A Russian Kiev 4a with 50mm f/2 and 35mm f/2.8 Jupiter lens would make a fine rangefinder outfit.
My vote for maximum value for money - a 1950s/1960s German camera like the Agfa Silette, Voigtländer Vito or Kodak Retina/Retinette. Lots of different models, with a little effort you can find one with a 4-element lens and coupled rangefinder for around £30 to 40 (GB market, Retinas more expensive) - only drawback could be that models with meters are rare; if present, a meter will be selenium match-needle type (no auto-exposure) and may not work accurately or at all. Optical quality, on the hand hand, is generally superb, much better than cameras like the Ollympus Trip, etc, which tend to have 3-element lenses (edge definition poor).
Stick your toe into the "pool" with a fixed lens rangefinder camera. If you like the experience, you can move up to an interchangeable lens camera and all the fun with trying out different lenses. Plenty of time for that!
You identified several excellent cameras indeed. You wouldn't go wrong with any of them. I'd mention a couple of others for your consideration, the Konica S2 (about the same size as the Yashica Electro, but will work without a battery) and the Konica S3 (a compact RF like the Canonet). My recommendation is to get yourself an Electro GSN, and either a battery adaptor (available from the Yashica Guy or on eBay) or using a PX28 battery and a small wad of aluminum foil. An automatic camera -- you override exposure by changing the film speed -- but you will be amazed at the quality of the lens and the accuracy of the meter.
The fact that it has no rangefinder and focusing is strictly by guesstimate. That can be a bit of a pain sometimes, with results that aren't very encouraging for a new user. There is absolutely no automation whatsoever should you want it. Loading the camera means removing the back, making the operation a real pain in the ass. The hot shoe is attached to the bottom of the camera. Mount a small flash to it and you'll be using the camera upside down and backwards unless you like old school monster movie lighting effects.
Originally Posted by Kvistgaard
On the plus side, the camera is incredibly tiny and has a very good lens. Of course, that's irelevant if you can't hit focus with the thing. Metering is pretty good, and better than I'd expected. It is well made with quality parts and workmanship, and irresistably cute.
As an example of camera jewelry, it's beautiful. As a quick shooter, not so much because it lacks the rangefinder.
the OP started with four cameras.
He's done some basic research, narrowed it down & wants recomendations on ONE of the four.
We're all over the map with Leica/Voigtlander/Rollei/Bessa etc.etc.
It would be nice to stick with the original question.
Heavily sedated for your protection.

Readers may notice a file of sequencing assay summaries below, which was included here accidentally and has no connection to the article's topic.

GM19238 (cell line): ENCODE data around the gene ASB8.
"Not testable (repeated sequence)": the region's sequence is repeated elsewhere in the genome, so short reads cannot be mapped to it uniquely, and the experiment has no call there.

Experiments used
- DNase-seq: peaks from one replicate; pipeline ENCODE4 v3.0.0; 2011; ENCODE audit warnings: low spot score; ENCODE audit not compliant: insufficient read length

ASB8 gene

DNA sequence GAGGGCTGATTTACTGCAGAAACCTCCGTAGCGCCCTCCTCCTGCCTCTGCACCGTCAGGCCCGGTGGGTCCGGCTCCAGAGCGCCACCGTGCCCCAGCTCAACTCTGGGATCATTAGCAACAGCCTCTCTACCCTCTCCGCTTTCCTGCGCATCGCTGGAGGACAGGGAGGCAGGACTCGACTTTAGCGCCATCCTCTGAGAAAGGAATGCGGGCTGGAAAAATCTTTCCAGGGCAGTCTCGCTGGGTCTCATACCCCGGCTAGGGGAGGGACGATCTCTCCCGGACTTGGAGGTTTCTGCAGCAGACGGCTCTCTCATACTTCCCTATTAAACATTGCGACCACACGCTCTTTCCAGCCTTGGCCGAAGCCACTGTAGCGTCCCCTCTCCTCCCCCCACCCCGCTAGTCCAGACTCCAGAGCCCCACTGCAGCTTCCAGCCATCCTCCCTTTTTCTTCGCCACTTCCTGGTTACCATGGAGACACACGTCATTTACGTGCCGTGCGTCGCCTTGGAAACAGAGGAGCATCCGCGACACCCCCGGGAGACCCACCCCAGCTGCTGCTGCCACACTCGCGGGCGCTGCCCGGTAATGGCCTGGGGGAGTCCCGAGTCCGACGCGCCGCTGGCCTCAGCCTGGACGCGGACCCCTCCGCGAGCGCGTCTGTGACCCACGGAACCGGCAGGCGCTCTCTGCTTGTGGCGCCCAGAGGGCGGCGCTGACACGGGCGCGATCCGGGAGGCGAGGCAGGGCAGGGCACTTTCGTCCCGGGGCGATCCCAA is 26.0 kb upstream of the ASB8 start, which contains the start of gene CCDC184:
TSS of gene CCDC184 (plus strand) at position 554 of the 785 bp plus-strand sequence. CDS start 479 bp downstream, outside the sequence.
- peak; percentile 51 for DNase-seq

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We are. The original post specified:
Originally Posted by John Koehrer
The initial list of four wasn't a "short list;" it was a list of models that he'd seen recommended in the past. Note especially sclee's last sentence -- s/he specifically asked for other recommendations, if appropriate. That said, the statement in a later post of a $150 budget does narrow the field, and some recommendations have ignored this. Other than that, and sclee's stated beginner status, we've got little to go on, so people are promoting their personal favorites and/or the cameras with which they're familiar. This sort of question always evokes this sort of response set.
Originally Posted by sclee
When I first started getting into rangefinders I got a Yashica Electro 35 for about £20/$40 on ebay. It has a stellar lens and is very capable of taking great photographs. A good start to see whether you like the rangefinder concept.
I then moved up to a Bessa. They are very good value and again very cheap lenses can be had. My first Bessa R with 50mm lens cost about £100.
I got hooked on RFs after that and now have a Leica, Fuji 645 and Mamiya 7ii. But that cheap Electro is still in my collection and still takes nice pictures.
Currently using Bronica RF645+65mm, Leica M6, Bessa R2a, Nokton LTM 50/1.5, Zeiss Biogon ZM 35/2.8, Nikon 35mm SLRs.
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My favorite at the moment is the Bessa-T. It's unusual in that it doesn't have a viewfinder, but it does have an extremely good rangefinder and a simple, reliable light meter. That rangefinder was good enough to give me sharp, in-focus pictures in a dark church, shooting with a Soviet 85mm f:2 wide open. The bride&groom were very happy with the pictures I got, and that I got them from sufficient distance to be unobtrusive, and that I didn't use flash during the ceremony.
-- Ole Tjugen, Luddite Elitist
Any of the 60's-70's vintage fixed lens rangefinder cameras from the major makers will give you good service.
I would not worry about maker as much as condition; after 30 -40 years that is going to make more of a difference than the fairly minor design differences.
I have both a Canon QL19 (same as 17 but slower lens) and the Olympus 35RD. Canon is bigger, easier to load (that "QL" thing), easier to find a nice one but usually higher priced. Olympus has a bit brighter viewfinder and is easier to pack around, maybe a tad sharper but that could just be me. Old Olympuses tend to be cheap because of oil sticking the aperture blades but you'll want either camera CLA'd anyway. Between size and focus ring position (close to body on Canon, at end of lens on Olympus) the 35RD is slightly easier for me to use but only by a small margin. Go shoot!